To verify that all the golden beads match all the colored beads, we do a match-up. The child will pair up the colored bead bars into sets that equal ten, exchanging for smaller colored bead bars when necessary. The child may need a 2-bead bar to go with an 8-bead bar to make an even 10. If the child doesn't already have a 2-bead bar, he/she may exchange a 4-bead bar for two 2-bead bars to acquire the necessary bead bar to complete the even 10. If all goes well, the golden beads, and any left-over black bead bars (or partial 10s) will match the number of colored beads in the discard cup.
After the initial presentation the child will be able to make his/her own snakes and count and verify. There are other Addition Snake Game lessons that are presented later in the memorization of math facts sequence. MBT has a great post with a video about this here.
T and I started long multiplication with the Large Bead Frame. I've been dragging my feet on this work. Partially because he had been so caught up in the long division with racks and tubes, and partially because I needed to get the baby steps straight in my head. I didn't learn long multiplication this way, but now that we've done it a few times, long multiplication makes more sense then ever.
T has already done some checkerboard multiplication (which was a little out of order?), and used the Long Bead Frame (LBF) for addition and subtraction problems. We've also done some of the two digit multiplication with the golden beads from the Cultivating Dharma albums. So before we started T was already familiar with the hierarchies and the LBF and with commutative and distributive multiplication with double digits.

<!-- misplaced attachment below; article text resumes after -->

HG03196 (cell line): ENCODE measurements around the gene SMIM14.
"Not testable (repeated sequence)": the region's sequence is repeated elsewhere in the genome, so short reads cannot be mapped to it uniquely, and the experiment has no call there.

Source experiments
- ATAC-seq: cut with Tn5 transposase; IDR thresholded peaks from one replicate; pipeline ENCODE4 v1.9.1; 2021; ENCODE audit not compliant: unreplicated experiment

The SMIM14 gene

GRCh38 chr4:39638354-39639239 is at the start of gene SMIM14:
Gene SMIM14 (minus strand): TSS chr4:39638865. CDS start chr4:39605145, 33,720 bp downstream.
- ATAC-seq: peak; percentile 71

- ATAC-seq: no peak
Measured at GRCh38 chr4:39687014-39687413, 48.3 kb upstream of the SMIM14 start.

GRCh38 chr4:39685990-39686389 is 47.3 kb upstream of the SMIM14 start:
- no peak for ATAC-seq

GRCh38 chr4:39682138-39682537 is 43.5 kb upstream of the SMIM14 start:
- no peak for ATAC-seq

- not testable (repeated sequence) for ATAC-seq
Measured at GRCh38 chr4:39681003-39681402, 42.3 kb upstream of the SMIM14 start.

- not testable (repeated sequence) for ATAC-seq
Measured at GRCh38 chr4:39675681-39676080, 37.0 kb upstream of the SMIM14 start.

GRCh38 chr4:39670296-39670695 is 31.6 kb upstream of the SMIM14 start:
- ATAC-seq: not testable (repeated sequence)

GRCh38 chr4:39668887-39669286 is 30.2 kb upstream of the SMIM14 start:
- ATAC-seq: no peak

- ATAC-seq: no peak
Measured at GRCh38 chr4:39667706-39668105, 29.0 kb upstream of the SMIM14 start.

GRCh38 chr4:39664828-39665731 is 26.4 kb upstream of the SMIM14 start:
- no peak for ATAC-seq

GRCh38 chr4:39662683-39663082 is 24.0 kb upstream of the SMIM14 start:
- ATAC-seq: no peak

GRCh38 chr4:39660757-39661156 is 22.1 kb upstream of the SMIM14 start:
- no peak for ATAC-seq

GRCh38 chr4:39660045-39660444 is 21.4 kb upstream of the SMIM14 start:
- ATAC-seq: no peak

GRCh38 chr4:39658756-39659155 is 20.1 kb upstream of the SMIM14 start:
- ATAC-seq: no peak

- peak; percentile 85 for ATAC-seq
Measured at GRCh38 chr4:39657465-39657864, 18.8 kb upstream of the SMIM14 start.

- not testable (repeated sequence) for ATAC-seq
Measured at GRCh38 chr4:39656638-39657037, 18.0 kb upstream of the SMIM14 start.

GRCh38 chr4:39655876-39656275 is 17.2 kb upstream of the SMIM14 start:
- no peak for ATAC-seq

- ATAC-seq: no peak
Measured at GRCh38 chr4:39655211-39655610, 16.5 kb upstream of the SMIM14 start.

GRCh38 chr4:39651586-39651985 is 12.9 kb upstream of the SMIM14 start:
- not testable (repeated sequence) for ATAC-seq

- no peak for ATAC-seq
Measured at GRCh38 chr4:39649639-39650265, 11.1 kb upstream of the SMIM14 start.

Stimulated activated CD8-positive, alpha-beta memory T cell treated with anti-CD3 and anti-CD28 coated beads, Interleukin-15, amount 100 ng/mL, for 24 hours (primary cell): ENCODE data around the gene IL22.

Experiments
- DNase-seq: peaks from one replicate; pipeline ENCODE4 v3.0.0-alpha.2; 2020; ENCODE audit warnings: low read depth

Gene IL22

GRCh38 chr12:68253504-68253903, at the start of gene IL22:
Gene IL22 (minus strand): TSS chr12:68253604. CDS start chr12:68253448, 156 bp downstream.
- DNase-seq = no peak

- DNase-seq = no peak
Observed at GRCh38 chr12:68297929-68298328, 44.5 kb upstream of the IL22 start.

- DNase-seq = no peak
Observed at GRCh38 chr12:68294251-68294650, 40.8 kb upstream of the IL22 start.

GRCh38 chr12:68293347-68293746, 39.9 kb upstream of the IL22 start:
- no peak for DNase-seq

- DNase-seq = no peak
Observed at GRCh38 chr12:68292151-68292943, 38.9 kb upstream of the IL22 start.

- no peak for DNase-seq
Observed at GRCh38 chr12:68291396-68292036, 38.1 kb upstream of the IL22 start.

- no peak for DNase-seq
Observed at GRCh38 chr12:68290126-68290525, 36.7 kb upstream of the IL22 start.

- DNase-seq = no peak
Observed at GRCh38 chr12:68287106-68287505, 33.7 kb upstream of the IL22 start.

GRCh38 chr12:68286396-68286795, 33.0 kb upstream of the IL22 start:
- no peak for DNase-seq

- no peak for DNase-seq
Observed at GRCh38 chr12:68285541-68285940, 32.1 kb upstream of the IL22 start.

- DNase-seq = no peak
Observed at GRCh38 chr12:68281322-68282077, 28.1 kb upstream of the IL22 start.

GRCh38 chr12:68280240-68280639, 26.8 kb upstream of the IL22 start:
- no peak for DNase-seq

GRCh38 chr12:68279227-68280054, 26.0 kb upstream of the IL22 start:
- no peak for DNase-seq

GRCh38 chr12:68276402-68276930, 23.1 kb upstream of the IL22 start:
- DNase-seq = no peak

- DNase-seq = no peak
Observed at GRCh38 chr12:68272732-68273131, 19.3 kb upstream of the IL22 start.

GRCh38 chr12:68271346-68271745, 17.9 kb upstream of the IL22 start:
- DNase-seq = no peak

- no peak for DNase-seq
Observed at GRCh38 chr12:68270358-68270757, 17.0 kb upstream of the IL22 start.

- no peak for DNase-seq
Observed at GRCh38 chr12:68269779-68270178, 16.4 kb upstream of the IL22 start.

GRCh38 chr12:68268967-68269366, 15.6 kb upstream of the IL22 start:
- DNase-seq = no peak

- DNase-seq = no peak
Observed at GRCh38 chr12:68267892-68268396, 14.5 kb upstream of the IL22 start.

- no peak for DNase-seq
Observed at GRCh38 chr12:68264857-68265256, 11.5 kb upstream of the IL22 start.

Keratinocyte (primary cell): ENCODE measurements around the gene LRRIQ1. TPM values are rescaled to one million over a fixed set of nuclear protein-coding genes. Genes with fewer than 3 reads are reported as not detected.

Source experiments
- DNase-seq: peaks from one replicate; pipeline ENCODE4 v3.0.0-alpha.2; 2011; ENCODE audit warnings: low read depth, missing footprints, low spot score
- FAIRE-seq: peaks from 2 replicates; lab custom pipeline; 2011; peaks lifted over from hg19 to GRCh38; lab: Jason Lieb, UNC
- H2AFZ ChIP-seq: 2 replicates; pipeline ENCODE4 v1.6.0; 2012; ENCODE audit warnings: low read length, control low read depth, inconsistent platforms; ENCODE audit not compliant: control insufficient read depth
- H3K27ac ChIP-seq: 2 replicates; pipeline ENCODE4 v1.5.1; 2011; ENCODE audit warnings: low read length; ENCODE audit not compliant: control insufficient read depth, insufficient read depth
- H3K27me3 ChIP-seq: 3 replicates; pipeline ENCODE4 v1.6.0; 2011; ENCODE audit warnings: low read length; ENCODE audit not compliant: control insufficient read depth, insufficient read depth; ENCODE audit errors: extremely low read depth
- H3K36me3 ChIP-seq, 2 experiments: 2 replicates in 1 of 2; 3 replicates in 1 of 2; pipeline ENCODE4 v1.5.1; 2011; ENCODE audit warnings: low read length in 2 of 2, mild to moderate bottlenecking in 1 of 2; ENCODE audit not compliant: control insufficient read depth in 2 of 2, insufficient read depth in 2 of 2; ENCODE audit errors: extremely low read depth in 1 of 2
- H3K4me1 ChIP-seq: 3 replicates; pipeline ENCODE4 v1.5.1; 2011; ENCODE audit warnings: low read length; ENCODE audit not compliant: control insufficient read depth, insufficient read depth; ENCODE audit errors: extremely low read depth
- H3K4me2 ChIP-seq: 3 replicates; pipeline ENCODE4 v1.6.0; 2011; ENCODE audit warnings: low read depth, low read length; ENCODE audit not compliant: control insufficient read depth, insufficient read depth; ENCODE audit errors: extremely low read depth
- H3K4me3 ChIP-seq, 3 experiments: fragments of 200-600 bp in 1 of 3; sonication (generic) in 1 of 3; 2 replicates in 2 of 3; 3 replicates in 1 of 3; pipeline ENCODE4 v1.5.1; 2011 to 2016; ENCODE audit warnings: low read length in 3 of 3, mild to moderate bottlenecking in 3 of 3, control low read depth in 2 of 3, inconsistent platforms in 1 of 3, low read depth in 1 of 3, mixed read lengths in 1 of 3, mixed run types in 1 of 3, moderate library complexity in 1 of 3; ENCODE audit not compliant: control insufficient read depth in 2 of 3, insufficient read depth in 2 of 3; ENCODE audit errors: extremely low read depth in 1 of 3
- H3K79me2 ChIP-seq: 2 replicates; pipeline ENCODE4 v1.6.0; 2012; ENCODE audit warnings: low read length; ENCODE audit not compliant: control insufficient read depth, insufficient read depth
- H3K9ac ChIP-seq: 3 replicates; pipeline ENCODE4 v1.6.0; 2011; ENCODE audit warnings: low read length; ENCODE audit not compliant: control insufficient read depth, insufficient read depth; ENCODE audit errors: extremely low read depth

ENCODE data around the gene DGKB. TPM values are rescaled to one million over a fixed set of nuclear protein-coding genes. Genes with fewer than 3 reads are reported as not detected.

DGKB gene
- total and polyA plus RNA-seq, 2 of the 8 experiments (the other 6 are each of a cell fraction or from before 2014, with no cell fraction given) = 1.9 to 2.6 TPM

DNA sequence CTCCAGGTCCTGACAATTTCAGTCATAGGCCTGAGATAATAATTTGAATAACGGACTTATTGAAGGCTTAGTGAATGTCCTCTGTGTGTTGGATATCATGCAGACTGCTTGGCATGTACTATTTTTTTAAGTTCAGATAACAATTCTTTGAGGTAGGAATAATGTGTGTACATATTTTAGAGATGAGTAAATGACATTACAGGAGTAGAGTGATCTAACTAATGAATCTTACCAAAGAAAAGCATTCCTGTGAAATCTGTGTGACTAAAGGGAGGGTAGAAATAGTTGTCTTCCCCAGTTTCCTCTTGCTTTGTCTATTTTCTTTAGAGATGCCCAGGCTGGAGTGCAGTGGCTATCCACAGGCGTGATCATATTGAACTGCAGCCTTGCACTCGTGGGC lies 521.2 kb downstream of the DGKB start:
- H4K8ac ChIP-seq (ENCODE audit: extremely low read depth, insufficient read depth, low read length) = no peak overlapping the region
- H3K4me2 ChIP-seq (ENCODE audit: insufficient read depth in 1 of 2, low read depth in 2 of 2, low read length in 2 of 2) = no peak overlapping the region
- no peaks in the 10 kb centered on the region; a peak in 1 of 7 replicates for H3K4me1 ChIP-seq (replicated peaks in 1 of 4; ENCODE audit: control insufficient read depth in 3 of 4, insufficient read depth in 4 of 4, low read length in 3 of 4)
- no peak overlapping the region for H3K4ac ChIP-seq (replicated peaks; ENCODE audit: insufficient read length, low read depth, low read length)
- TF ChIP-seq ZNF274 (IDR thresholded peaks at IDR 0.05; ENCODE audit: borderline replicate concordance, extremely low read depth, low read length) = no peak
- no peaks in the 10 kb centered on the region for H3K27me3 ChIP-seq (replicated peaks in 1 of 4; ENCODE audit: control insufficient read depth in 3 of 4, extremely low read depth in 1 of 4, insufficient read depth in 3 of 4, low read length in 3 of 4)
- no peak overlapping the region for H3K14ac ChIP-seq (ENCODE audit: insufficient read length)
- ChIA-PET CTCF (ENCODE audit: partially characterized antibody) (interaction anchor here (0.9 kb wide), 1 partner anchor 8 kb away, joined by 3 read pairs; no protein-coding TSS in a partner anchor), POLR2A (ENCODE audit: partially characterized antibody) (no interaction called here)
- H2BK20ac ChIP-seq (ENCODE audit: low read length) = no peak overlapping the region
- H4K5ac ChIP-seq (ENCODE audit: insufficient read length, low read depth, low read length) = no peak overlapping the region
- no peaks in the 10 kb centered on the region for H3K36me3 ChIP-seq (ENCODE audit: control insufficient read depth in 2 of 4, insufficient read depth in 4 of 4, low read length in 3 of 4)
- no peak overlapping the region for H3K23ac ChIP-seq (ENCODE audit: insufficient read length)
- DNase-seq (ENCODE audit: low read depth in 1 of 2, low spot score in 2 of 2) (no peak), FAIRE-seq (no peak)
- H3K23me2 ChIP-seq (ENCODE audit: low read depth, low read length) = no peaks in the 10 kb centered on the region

I followed the Keys of The Universe album lesson for this first presentation. We started out with a two digit multiplier and a four digit multiplicand: 7,346 x 43 =. T transcribed the problem on the left hand side of our LBF paper. (I purchased ours from Montessori Outlet.) Then we set to work analyzing what we were multiplying out. I asked T to envision the number cards, and asked him which number cards we would use to compose 43. He said, "40" and "3." I told him we first were going to multiply our multiplicand by "3" and then by "40."
On the right side of our paper we wrote down each "problem." 6x3, 40x3, 300x3, and 7,000x3. Then 6x40, 40x40, 300x40, and 7,000x40. Afterward, we discussed how difficult it would be to count out 40 6-bead bars, or 40 groups of 4-ten-bars. I suggested we do something a little different and "transfer" the ten. 6x40 can also be expressed 60x4. Wouldn't it be easier to count out 4 groups of 6-tens bars? So when we multiply 6 by 10, we add a zero, and this is what we did for each part of our multiplicand thus making our second round of problems 60x4, 400x4, 3,000x4, and 70,000x4. We crossed out our previous problems with the 40 multiplier, and then we were ready to multiply it all out on the LBF.